Q: Can we the people of NJ sue the government to stop the industrialization of our oceans?
The surveying of our oceans during pre-construction is killing our marine life, fishing industry, property values tourism hurting human health and will cause our electric bills to sky rocket. No one wants them. Our NJ Governor Phil Murphy gave the Danish company $1 billion of our tax payers money to 1 company Orsted. Can we fight back legally????
A: Yes, although the real question is whether you will be able to succeed.
Certainly, concerned citizens have legal avenues to assert their rights and raise their grievances against government actions that they believe are harmful to the environment and the community. In the context of New Jersey and the actions of Governor Phil Murphy that you described, there are a number of potential strategies that you and like-minded individuals might pursue.
Firstly, you could consider initiating a public interest litigation. Public interest litigation would be a legal challenge brought in court, on behalf of the public, to address a public harm. In your case, the alleged harm would be the negative environmental and economic impacts resulting from the industrialization of New Jersey’s oceans. You would be expected to demonstrate the harm being caused, utilizing evidence such as scientific reports on environmental impact, testimonies from experts, and data on economic setbacks to the fishing industry and tourism sector.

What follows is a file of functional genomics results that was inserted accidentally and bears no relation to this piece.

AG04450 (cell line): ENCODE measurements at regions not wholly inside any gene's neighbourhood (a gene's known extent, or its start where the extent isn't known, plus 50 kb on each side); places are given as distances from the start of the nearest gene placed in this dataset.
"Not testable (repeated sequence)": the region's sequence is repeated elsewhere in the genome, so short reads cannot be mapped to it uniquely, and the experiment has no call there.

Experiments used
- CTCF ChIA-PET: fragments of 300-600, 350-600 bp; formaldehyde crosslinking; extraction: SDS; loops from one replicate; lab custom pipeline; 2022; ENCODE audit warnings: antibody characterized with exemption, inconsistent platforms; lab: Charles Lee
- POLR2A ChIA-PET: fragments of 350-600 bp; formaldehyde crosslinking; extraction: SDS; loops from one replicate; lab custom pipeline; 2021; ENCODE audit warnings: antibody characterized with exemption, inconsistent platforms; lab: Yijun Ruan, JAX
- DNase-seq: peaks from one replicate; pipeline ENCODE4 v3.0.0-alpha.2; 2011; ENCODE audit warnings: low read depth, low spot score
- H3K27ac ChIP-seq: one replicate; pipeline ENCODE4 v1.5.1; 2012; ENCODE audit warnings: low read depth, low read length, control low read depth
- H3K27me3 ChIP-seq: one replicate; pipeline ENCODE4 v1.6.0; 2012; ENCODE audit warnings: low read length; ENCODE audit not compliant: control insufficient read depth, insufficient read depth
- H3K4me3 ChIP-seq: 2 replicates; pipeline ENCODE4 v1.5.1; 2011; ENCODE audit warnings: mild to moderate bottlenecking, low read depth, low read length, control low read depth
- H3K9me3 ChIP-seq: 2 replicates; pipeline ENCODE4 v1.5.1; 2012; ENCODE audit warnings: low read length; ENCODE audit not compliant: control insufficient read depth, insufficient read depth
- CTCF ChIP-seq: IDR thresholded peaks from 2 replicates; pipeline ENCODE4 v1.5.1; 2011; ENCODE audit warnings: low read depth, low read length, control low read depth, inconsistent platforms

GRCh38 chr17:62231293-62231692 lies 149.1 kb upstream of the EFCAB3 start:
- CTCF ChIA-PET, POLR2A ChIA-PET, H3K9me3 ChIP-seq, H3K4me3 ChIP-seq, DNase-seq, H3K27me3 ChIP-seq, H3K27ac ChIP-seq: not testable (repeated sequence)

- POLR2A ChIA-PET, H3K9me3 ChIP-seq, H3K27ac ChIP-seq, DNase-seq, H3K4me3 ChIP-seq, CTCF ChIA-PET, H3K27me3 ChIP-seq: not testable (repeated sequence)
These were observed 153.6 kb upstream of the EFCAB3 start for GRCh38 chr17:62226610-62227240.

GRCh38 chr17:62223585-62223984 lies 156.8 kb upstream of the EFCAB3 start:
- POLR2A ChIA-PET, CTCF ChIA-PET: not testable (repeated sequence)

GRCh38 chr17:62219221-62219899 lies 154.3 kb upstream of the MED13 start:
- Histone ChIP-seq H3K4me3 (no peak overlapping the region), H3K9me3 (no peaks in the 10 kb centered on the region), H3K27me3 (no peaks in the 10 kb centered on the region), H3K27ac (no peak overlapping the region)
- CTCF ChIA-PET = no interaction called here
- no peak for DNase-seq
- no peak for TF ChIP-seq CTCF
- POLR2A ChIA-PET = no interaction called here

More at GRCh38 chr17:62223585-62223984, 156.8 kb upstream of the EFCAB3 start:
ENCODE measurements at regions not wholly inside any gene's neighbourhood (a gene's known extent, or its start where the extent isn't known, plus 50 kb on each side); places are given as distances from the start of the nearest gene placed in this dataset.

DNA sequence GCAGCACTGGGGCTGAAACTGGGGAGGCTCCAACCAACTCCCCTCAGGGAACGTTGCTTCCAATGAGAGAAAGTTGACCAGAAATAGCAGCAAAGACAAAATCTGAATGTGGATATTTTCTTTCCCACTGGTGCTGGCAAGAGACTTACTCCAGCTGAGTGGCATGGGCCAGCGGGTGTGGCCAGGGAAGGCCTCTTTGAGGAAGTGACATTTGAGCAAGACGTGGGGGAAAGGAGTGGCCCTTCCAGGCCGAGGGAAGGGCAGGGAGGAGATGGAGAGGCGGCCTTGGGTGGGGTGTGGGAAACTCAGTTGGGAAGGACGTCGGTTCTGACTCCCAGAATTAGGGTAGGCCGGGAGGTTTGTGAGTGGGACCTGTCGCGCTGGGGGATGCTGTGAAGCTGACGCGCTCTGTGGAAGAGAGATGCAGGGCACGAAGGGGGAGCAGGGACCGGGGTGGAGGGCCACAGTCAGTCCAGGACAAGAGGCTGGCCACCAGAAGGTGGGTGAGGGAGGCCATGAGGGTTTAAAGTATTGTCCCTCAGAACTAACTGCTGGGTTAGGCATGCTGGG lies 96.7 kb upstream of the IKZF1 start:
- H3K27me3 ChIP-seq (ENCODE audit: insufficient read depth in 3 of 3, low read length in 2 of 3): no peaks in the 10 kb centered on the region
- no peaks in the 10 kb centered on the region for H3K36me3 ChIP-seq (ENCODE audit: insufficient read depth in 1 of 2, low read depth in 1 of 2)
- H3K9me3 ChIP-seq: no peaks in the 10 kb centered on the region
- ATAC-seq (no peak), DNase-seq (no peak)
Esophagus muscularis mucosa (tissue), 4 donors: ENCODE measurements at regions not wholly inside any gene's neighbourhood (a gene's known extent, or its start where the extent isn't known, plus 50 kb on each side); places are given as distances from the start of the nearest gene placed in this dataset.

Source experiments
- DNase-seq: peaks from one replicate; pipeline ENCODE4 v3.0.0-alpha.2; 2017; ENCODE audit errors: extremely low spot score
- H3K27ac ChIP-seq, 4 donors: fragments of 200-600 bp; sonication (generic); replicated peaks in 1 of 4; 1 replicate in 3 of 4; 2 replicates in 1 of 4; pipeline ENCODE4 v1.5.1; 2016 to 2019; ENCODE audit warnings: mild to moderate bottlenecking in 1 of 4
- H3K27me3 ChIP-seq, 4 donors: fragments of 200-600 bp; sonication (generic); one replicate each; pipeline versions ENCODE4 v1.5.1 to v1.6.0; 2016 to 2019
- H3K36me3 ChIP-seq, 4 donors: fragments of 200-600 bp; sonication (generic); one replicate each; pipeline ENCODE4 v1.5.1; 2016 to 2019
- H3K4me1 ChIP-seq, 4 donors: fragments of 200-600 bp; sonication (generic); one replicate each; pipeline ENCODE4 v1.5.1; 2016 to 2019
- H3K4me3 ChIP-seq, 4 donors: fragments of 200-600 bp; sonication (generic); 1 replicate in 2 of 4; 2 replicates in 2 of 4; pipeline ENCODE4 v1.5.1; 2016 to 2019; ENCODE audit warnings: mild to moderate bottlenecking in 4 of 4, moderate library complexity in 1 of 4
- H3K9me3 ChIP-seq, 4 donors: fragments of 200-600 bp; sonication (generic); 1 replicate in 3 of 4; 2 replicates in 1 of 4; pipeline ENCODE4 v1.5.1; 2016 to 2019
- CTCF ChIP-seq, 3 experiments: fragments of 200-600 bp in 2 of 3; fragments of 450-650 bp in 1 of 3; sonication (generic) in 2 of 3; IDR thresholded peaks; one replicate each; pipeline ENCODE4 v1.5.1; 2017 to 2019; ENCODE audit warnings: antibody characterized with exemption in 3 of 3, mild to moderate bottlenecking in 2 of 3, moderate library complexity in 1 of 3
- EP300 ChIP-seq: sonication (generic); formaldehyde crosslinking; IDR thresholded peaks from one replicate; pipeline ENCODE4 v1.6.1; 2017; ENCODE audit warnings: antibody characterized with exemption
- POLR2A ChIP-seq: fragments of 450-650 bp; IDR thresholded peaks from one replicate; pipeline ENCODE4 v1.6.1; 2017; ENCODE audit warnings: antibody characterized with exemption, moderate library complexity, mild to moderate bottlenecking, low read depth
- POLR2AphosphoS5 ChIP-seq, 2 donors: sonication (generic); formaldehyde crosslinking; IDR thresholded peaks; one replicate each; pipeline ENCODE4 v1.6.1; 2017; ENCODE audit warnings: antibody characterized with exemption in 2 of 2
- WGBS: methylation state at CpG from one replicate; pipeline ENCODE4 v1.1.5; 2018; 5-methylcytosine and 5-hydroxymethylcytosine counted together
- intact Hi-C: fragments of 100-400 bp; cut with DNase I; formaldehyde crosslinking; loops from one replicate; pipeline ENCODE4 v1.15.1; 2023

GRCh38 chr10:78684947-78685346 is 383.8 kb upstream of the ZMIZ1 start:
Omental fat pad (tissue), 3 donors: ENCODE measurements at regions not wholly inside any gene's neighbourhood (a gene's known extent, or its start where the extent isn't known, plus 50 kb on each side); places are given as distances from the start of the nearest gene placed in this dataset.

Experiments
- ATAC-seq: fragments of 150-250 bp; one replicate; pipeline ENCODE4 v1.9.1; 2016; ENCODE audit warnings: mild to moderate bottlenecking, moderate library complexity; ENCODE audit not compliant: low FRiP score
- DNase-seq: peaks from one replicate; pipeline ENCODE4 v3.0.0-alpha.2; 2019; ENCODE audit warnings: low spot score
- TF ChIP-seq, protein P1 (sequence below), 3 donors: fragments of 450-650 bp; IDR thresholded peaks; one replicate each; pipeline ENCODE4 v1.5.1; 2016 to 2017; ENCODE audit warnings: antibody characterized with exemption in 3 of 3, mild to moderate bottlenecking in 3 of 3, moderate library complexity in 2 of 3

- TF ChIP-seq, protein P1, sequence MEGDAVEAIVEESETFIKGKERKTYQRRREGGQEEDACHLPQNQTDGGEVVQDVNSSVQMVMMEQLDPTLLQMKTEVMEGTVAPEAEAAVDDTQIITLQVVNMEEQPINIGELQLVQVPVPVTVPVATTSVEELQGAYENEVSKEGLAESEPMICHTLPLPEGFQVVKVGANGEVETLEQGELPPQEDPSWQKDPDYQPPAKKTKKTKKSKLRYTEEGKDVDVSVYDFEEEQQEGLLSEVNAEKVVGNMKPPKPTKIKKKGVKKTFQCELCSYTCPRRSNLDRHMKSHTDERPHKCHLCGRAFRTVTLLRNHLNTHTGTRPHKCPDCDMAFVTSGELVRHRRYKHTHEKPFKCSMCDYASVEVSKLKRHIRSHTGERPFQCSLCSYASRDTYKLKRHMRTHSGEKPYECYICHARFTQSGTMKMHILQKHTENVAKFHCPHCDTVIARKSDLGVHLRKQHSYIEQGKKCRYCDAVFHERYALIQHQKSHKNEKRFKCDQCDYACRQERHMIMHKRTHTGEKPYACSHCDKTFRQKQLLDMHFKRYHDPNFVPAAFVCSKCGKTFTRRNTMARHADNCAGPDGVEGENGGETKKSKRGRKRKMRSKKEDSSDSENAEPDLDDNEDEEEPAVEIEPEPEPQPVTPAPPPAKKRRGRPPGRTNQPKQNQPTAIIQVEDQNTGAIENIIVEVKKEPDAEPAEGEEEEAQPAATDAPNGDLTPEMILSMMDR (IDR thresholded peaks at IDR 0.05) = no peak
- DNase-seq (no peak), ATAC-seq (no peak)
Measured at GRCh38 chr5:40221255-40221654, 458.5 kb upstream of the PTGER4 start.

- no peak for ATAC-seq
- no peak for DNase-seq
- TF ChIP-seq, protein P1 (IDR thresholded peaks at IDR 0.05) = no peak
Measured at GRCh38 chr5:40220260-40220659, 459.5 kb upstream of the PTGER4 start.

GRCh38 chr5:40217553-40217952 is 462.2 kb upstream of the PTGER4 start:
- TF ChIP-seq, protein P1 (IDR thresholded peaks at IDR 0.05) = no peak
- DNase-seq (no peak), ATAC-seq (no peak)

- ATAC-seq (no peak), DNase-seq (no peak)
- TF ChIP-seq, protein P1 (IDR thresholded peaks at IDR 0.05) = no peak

Secondly, citizens can team up with environmental organizations or form citizen groups to exert pressure through advocacy, public awareness campaigns, and lobbying to influence policy decisions and call for greater transparency and environmental safeguards.
You could also seek to initiate a legislative action through your local or state representatives, urging them to draft legislation that imposes stricter regulations on ocean industrialization and promotes sustainable practices.
Furthermore, you may look into whether there are existing federal or state environmental laws that require the government to assess the environmental impacts of such projects. In the U.S, there is a National Environmental Policy Act (NEPA) that mandates a detailed environmental impact assessment for certain projects. If the proper assessments were not conducted, or were conducted improperly, this might provide grounds for a legal challenge.
Lastly, considering mobilizing community opposition to create a groundswell of resistance. Grassroots movements often gain momentum through community organization and can sometimes effectively change policy direction.
Before moving forward with any legal action, it would be highly advised to consult with an attorney who specializes in environmental law to understand the full scope of your legal options and the best strategies to pursue. It is indeed your right to seek legal pathways to ensure that government actions are in line with the environmental norms and the broader interests of the community.
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